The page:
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Emilyjane
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Re: Tips on Buying a Class-B RV

Post by Emilyjane » Thu Feb 01, 2018 9:14 am

We have a 2007 Roadtrek Agile we bought used. Love traveling in it, mostly National Park road trips.

The thing I have gotten used to is, “it’s always something”, as in costs for repair in addition to usual maintenance. But, worth it. We do like our Sprinter chassis due to being able to stand up inside, and our Diesel engine routinely gets 23 mpg, but everything is more expensive maintenance with a diesel.

I do recommend Roadtreking.com, good informative website, not specific to Roadtreks, but with emphasis on class Bs. Mike, the web site owner, also has a podcast and associated Facebook group.
"Real knowledge is to know the extent of one's ignorance", Confucius

DrakeSRT
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Re: Tips on Buying a Class-B RV

Post by DrakeSRT » Thu Feb 01, 2018 9:26 am

Hate to rain on your parade but.....

I bought a new 2015 Airstream Interstate Class B.

Ordered it and took possession in May of 2014. I sold it a couple months ago after 3 1/2 years and 36,000 miles.

The Airstream part was good with very few issues, the Mercedes Sprinter engine unfortunately was not good. It would go into limp mode (reduced power) and have to be towed to the dealer. FYI it will not fit on a regular flat bed tow truck it has to be put on a landfill. Also partially sucked in the turbo seal when just out of warranty so the repair was on my dime.

My Wife and I never got comfortable with the small size of the rig either. Just not quite enough room to move around in.

Now for the depreciation part. MSRP was $151,450 and I paid $124,xxx so around 82% of purchase which was not an easy number to get to with my local dealer.

It was garaged at my home so was in excellent condition when sold for $89,000 back to the dealer. So do the math and don't forget to add in the approx $10,000 sales tax.

We originally financed ours but paid it off approx a year after we bought it.

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WoodSpinner
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Re: Tips on Buying a Class-B RV

Post by WoodSpinner » Thu Feb 01, 2018 10:32 am

DrakeSRT wrote:
Thu Feb 01, 2018 9:26 am
Hate to rain on your parade but.....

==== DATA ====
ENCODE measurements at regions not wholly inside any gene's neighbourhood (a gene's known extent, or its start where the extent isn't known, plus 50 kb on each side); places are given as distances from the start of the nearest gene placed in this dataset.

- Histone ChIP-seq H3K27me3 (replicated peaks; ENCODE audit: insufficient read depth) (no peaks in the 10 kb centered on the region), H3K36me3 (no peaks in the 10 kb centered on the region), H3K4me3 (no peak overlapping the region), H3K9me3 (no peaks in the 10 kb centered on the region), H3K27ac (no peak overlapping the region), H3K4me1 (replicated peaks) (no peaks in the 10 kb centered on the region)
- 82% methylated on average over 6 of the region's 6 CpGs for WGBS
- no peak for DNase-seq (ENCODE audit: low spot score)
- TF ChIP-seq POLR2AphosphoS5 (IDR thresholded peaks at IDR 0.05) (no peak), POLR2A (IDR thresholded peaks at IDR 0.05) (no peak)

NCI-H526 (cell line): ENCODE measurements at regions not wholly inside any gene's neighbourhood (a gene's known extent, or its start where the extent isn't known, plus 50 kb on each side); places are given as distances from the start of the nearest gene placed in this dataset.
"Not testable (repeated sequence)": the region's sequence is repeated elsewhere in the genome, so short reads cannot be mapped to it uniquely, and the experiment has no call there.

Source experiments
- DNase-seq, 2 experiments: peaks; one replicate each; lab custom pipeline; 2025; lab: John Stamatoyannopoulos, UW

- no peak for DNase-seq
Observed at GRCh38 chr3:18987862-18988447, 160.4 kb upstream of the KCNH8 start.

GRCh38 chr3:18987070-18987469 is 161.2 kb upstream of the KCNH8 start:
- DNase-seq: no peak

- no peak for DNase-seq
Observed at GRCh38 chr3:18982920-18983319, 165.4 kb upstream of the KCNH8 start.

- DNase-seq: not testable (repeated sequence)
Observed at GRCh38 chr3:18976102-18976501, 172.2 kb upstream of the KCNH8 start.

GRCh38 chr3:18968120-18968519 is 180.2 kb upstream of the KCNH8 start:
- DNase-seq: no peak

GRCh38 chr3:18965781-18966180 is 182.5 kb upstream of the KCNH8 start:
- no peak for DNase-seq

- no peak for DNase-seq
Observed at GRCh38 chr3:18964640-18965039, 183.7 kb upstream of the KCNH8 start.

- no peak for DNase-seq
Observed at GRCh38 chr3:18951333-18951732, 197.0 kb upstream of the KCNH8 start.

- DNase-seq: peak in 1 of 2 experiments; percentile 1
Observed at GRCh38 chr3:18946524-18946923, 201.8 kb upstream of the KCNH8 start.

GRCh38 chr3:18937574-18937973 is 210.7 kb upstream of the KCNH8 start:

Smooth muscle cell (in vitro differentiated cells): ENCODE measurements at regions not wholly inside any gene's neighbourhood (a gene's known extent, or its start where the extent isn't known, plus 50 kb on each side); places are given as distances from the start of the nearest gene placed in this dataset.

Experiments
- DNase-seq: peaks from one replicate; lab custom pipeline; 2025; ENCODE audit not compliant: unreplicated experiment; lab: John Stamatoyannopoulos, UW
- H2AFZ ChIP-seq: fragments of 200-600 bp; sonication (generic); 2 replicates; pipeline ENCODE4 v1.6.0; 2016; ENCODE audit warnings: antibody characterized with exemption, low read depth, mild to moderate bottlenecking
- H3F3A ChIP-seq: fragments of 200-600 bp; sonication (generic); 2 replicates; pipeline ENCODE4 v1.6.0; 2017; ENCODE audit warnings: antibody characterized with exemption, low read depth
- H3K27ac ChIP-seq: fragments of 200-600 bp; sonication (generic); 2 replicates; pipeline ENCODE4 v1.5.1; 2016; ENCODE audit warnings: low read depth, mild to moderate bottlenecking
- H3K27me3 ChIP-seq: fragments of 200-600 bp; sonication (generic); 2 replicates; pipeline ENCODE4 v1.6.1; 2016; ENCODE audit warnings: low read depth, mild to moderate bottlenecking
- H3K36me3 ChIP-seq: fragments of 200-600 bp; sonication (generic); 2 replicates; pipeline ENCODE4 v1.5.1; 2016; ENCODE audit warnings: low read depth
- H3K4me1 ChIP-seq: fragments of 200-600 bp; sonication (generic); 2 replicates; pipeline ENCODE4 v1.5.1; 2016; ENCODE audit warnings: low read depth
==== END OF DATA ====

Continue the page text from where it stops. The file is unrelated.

I bought a new 2015 Airstream Interstate Class B.

Ordered it and took possession in May of 2014. I sold it a couple months ago after 3 1/2 years and 36,000 miles.

The Airstream part was good with very few issues, the Mercedes Sprinter engine unfortunately was not good. It would go into limp mode (reduced power) and have to be towed to the dealer. FYI it will not fit on a regular flat bed tow truck it has to be put on a landfill. Also partially sucked in the turbo seal when just out of warranty so the repair was on my dime.

Thanks for the feedback. We have been much more concerned with the Airstream build than the Sprinter engine. Sounds like N would experience. Did you have any roadside assistance setup (e.g. AAA)

My Wife and I never got comfortable with the small size of the rig either. Just not quite enough room to move around in.

Now for the depreciation part. MSRP was $151,450 and I paid $124,xxx so around 82% of purchase which was not an easy number to get to with my local dealer.

It was garaged at my home so was in excellent condition when sold for $89,000 back to the dealer. So do the math and don't forget to add in the approx $10,000 sales tax.

How did you know you goy a good deal when selling it back? Did you trade up to another RV?

We originally financed ours but paid it off approx a year after we bought it.
Appreciate the feedback!

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WoodSpinner
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Re: Tips on Buying a Class-B RV

Post by WoodSpinner » Thu Feb 01, 2018 10:33 am

Emilyjane wrote:
Thu Feb 01, 2018 9:14 am
We have a 2007 Roadtrek Agile we bought used. Love traveling in it, mostly National Park road trips.

The thing I have gotten used to is, “it’s always something”, as in costs for repair in addition to usual maintenance. But, worth it. We do like our Sprinter chassis due to being able to stand up inside, and our Diesel engine routinely gets 23 mpg, but everything is more expensive maintenance with a diesel.

I do recommend Roadtreking.com, good informative website, not specific to Roadtreks, but with emphasis on class Bs. Mike, the web site owner, also has a podcast and associated Facebook group.
Many thanks, I will check the site out.

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WoodSpinner